Barbara General Hospital
|Barbara General Hospital|
|Barbara General Hospital
East Becktown [23,38]
Designated Entry Point
Barbara General Hospital [23,38] occupies a lovely old building of warm, honey-colored stonework. It is an entry point into the southeast quadrant of East Becktown.
The hospital is heavily used and maintained by the East Becktown Defenders.
There are six hospitals in this suburb. The others are:
- Edward General Hospital [22, 39]
- St Eleutherius's Hospital [24, 34]
- St Ethelbert's Hospital [27, 33]
- St Elisabeth's Hospital [27, 36]
- James General Hospital [28, 31]
According to the East Becktown Barricade Plan, which is in compliance with the Uniform Barricading Policy of Malton, Barbara General Hospital must never be more than Very Strongly Barricaded (VSB+2). This
hospital is one of six medical facilities in the suburb, therefore it must be kept accessible to shelter survivors at all times, with or without Free Running. The only exception is when the building is under siege
from five or more undead, in which case it can be Extremely Heavily Barricaded (EHB). When the danger has passed, the barricades should be torn back down to VSB so everyone can enter again.
For fast help, use the revive point at Davies Avenue [24, 35]. Originally, this revive point was maintained by the Malton Forensics Unit branch of the Department of Emergency Management.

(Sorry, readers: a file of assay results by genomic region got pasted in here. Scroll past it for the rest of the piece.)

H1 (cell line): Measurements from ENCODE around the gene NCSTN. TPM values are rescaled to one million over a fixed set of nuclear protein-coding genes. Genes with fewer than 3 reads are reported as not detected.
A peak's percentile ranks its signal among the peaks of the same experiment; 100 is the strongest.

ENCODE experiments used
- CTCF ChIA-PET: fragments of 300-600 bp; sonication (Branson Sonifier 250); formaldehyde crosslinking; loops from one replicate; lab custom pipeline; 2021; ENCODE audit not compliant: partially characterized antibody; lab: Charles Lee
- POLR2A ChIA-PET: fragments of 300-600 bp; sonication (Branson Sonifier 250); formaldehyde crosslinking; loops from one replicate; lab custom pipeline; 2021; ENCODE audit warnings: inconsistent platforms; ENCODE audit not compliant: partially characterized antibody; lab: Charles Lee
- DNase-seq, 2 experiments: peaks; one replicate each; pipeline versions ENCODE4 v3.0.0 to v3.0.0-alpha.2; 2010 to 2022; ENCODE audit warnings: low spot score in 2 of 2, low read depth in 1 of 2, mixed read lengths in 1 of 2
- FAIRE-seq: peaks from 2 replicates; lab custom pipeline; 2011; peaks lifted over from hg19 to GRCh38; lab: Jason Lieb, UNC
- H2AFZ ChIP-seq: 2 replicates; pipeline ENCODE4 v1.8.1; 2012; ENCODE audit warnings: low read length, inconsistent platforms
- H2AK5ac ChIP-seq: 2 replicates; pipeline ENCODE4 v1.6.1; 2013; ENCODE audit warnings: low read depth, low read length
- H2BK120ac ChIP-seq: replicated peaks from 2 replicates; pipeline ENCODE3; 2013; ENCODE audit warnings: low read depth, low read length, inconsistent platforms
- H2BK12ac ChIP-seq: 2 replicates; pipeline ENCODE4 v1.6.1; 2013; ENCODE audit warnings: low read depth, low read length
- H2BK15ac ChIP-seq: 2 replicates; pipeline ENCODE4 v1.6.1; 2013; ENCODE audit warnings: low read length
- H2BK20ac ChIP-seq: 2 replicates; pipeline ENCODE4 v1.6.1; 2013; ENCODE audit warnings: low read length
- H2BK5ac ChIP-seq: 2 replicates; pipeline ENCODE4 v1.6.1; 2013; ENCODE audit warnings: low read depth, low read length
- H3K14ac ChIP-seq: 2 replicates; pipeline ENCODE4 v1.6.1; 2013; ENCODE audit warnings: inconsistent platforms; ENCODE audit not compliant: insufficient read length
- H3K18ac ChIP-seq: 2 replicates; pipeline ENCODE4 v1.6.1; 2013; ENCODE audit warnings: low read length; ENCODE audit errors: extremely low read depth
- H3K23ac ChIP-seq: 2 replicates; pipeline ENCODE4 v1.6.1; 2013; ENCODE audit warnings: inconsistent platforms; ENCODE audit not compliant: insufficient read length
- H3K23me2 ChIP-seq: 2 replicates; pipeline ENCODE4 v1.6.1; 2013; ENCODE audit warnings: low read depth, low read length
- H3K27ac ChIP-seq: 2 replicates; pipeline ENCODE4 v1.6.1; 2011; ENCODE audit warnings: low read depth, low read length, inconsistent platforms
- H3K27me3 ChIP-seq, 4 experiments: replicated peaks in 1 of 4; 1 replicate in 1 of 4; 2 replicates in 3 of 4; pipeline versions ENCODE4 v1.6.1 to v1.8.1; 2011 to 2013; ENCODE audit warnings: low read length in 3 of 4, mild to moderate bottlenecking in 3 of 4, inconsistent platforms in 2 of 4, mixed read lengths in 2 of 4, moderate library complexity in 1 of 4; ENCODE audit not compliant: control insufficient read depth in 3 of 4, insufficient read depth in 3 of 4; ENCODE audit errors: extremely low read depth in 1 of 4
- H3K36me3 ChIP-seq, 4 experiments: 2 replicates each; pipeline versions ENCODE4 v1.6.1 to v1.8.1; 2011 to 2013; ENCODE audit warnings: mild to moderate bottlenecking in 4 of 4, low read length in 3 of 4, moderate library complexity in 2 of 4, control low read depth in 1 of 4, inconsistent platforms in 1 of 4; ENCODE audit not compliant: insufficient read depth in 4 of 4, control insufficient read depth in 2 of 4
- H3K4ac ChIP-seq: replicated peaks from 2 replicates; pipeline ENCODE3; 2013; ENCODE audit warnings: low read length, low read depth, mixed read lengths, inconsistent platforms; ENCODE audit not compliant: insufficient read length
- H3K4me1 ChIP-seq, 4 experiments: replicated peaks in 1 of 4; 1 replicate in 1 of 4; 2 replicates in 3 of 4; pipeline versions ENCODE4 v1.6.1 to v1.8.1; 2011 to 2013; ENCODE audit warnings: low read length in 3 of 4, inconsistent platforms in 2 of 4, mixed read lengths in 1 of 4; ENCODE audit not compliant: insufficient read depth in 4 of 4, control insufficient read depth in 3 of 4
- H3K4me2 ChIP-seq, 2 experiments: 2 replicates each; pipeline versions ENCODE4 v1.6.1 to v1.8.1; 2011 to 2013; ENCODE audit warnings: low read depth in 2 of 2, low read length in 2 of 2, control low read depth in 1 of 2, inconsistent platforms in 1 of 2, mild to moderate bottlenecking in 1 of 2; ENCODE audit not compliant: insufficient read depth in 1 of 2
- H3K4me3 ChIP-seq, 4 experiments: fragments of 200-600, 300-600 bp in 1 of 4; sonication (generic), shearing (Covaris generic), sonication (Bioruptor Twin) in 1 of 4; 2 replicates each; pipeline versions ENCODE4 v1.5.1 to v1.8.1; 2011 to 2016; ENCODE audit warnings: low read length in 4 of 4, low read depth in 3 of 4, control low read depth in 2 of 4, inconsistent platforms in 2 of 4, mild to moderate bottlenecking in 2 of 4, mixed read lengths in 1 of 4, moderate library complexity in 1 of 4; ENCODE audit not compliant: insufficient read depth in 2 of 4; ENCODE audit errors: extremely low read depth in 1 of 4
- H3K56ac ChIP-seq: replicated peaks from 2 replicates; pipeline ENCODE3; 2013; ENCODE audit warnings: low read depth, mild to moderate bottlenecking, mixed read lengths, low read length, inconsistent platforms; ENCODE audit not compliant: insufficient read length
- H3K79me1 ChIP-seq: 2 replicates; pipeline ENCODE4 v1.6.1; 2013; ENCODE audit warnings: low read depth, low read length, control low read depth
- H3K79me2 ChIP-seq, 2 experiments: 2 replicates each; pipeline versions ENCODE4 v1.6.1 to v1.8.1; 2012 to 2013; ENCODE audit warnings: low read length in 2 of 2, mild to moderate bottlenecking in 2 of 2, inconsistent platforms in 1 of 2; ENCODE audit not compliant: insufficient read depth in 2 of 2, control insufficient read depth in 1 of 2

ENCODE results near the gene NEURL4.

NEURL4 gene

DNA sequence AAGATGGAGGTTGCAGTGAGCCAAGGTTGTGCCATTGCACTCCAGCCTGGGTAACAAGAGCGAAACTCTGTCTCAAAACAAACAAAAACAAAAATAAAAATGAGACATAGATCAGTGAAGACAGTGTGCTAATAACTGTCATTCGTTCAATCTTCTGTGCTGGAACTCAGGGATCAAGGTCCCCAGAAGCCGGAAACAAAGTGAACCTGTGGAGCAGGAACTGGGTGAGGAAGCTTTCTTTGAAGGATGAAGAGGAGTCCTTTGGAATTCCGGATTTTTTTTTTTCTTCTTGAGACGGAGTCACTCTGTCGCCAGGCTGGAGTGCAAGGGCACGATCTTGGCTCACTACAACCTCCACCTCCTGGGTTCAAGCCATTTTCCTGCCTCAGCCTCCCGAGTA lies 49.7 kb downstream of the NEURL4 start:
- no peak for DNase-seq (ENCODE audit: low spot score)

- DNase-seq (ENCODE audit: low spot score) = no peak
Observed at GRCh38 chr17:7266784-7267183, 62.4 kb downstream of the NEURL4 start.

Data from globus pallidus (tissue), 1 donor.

These days  it is patrolled by the East Becktown Defenders.
Please see the East Becktown Building Information Center.
Interesting places in the area include the Loney Row Police Department [24, 39] and the Jensen Boulevard Police Department [21,40] in Lukinswood.
There are two NecroTech buildings: The Daubeney Building [26,35] and the Attwell Building [20,36].
Barbara General Hospital's earliest incarnation dates back to the Industrial Revolution, when it was erected by noted coprolalaia sufferer Winston Barbara as a private convalescent home for his long-suffering and unfortunately-named wife Barbara, whose frail mental state did not stand up well to her husband's condition. Though she, and several other Victorian socialites of similar nervous disposition, were treated by a small, sullen, and eerily mute caste of Eastern mystics, the paper-thin walls of the hospital still rang out daily and nightly with wails of "Please be quiet!" - evidently, the women's long lives of enduring aural unpleasantries had left too indelible a mark. Untouched by artillery, mischief or the blitz throughout both World Wars, the staff at the ever-growing facility sill had to endure long periods of air-raid sirens, the explosions of shells and the collapsing of nearby buildings, all whilst just trying to get a bit of peace and quiet. And when Churchill was buried, by God, the noise from all those radios! Some people just have no decency. Even that nurse who went insane and killed seventeen newborn babies did it quietly. For shame. During the early stages of the outbreak, Barbara's chief of staff decided to seal up the hospital's doors and windows after forcibly "evacuating" the remaining patients, believing that at long last his peace had arrived. However, it was only shortly afterwards that people, all these noisy God damn people, started arriving, with the clankety generators and bang-bang-bang guns and all the incessant talking. There's just no quiet around here any more.